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A Critical Pronouncing Dictionary, and Expositor of the English Language
No preview available - 2015
Critical Pronouncing Dictionary and Expositor of the English Language
Dr John Walker
No preview available - 2016
Page 45 - Over thy decent shoulders drawn : Come, but keep thy wonted state, With even step, and musing gait, And looks commercing with the skies, Thy rapt soul sitting in thine eyes...
Page 16 - Any period of time attributed to something as the whole, or part, of its duration ; a succession or generation of men ; the time in which any particular man or race of men lived, as, the age of heroes...
Page 41 - The rough r is formed by jarring the tip of the tongue against the roof of the mouth near the fore teeth: the smooth r is a vibration of the lower part of the tongue, near the root, against the inward region of the palate, near the entrance of the throat. This latter r is that which marks the pronunciation of England, and the former that of Ireland.
Page 150 - One straight body laid at right angles over another ; the ensign of the Christian religion ; a monument with a cross upon it to excite devotion, such as were anciently set in market-places...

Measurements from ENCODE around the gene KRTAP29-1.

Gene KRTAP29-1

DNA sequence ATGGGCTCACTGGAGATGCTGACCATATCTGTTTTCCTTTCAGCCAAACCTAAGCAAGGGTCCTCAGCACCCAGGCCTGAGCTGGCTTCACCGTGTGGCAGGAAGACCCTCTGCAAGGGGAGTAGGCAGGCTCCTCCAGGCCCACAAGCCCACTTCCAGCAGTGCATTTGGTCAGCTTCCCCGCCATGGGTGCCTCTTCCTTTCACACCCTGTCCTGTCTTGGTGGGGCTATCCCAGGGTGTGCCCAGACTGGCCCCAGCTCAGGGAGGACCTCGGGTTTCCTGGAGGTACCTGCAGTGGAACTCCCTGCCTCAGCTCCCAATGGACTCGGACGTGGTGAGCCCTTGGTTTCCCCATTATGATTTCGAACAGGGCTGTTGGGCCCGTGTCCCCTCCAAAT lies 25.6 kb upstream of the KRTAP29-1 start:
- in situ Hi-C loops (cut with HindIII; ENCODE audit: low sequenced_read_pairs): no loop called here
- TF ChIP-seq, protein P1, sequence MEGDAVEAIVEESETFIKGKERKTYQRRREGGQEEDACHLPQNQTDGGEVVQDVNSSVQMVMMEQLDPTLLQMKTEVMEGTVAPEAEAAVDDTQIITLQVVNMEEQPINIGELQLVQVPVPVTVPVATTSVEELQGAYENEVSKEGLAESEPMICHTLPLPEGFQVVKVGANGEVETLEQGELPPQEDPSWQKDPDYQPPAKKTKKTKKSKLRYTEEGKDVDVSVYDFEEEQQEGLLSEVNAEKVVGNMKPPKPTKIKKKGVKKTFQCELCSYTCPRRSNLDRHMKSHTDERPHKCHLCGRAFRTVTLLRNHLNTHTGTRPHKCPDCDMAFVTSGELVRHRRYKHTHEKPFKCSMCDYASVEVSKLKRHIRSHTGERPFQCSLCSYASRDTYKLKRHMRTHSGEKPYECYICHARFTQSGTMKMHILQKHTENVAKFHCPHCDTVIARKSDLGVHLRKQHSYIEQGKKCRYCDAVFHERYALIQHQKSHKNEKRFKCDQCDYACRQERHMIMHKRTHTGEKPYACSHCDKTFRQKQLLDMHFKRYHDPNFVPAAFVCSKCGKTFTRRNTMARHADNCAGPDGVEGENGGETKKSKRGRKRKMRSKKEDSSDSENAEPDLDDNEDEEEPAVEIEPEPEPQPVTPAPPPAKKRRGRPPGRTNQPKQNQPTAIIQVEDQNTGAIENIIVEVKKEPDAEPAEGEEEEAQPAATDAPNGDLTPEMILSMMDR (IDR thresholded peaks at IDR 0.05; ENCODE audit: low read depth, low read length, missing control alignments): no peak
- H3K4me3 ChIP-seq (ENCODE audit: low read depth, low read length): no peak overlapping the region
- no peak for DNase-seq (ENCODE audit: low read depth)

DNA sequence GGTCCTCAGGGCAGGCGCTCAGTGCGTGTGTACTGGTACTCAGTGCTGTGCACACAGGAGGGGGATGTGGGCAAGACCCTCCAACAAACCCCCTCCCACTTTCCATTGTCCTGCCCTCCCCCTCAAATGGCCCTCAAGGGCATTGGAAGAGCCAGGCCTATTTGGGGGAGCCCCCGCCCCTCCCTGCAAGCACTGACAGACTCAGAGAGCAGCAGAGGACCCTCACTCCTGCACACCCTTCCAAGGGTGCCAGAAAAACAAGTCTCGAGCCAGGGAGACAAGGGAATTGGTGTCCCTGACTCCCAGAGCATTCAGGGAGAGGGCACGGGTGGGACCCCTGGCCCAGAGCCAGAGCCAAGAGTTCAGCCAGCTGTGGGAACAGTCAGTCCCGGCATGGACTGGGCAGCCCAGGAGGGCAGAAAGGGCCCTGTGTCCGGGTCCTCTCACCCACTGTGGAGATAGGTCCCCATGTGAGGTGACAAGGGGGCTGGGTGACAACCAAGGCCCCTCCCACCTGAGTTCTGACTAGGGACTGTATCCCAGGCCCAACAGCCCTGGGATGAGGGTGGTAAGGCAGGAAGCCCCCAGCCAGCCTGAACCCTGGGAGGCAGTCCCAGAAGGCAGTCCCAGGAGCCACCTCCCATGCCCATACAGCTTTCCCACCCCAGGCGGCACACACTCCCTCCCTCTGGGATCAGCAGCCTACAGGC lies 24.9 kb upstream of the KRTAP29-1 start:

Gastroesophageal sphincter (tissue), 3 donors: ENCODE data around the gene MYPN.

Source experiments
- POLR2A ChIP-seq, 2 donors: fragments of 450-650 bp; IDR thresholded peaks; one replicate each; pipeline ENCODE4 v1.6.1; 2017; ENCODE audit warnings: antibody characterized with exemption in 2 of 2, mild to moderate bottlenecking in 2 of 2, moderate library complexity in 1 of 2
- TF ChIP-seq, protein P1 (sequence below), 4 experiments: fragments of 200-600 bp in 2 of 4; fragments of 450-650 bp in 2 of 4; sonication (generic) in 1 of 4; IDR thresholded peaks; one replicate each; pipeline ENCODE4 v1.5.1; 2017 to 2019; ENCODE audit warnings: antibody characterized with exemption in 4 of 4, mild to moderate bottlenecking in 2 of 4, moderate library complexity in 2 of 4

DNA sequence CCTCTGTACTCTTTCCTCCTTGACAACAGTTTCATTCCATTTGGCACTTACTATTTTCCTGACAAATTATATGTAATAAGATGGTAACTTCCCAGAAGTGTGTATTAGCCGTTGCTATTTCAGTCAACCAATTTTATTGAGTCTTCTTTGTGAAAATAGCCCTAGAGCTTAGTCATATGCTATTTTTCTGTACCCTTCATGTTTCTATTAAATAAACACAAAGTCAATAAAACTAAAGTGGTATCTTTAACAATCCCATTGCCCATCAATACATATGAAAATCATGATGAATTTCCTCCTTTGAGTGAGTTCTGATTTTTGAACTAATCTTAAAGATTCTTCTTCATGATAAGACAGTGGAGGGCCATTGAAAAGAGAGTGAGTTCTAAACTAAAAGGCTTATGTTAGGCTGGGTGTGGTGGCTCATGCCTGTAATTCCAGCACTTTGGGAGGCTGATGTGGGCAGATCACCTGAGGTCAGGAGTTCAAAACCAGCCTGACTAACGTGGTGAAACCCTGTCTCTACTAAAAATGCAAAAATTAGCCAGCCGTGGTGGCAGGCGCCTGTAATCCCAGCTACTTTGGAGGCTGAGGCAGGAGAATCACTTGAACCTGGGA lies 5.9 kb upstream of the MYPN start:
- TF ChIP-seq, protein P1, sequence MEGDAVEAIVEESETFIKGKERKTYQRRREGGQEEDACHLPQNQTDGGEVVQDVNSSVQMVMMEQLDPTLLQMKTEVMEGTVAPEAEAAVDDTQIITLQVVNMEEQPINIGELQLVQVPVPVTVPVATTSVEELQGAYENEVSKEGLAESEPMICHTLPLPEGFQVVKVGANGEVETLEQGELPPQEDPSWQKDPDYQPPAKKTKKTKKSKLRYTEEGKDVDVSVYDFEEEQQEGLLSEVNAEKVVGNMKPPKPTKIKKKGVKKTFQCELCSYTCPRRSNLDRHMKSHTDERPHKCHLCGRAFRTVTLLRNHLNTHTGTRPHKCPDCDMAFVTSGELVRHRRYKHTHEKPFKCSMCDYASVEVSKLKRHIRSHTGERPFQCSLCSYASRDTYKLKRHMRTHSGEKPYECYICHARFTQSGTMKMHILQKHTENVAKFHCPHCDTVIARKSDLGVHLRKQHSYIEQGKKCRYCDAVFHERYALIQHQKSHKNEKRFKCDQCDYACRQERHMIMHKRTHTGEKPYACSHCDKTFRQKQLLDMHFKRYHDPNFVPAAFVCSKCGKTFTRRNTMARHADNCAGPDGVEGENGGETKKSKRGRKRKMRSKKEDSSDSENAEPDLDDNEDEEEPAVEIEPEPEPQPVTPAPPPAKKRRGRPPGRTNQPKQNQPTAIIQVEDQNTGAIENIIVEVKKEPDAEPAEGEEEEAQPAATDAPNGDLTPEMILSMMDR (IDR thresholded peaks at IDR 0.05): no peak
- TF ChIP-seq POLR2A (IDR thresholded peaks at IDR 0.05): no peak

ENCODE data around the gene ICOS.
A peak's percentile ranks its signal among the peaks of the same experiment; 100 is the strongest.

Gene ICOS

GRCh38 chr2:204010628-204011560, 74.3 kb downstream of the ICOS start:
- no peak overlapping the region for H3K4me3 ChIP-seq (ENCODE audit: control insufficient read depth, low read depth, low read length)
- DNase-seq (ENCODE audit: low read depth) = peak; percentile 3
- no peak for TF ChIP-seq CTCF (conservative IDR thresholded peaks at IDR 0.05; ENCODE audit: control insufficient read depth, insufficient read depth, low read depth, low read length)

Page vii - Graecism of the schools, will be denominated respectable usage, till a certain number of the general mass of speakers have acknowledged them ; nor will a multitude of common speakers authorize any pronunciation which is reprobated by the learned and polite.
Page 206 - The Ember days at the four Seasons, being the Wednesday, Friday, and Saturday after the first Sunday in Lent, the Feast of Pentecost, September 14, and December 13.
Page 154 - Circulation, pnwer of passing from hand to hand ; general reception ; fluency, readiness of utterance ; continuance, constant flow ; general esteem, the rate at which any thing is vulgarly valued; the papers stamped in the English colonies by authority, and passing for money.
Page iv - Most of the writers of English grammar have given long tables of words pronounced otherwise than they are written; and seem not sufficiently to have considered, that, of English, as of all living tongues, there is a double pronunciation; one cursory and colloquial; the other, regular and solemn.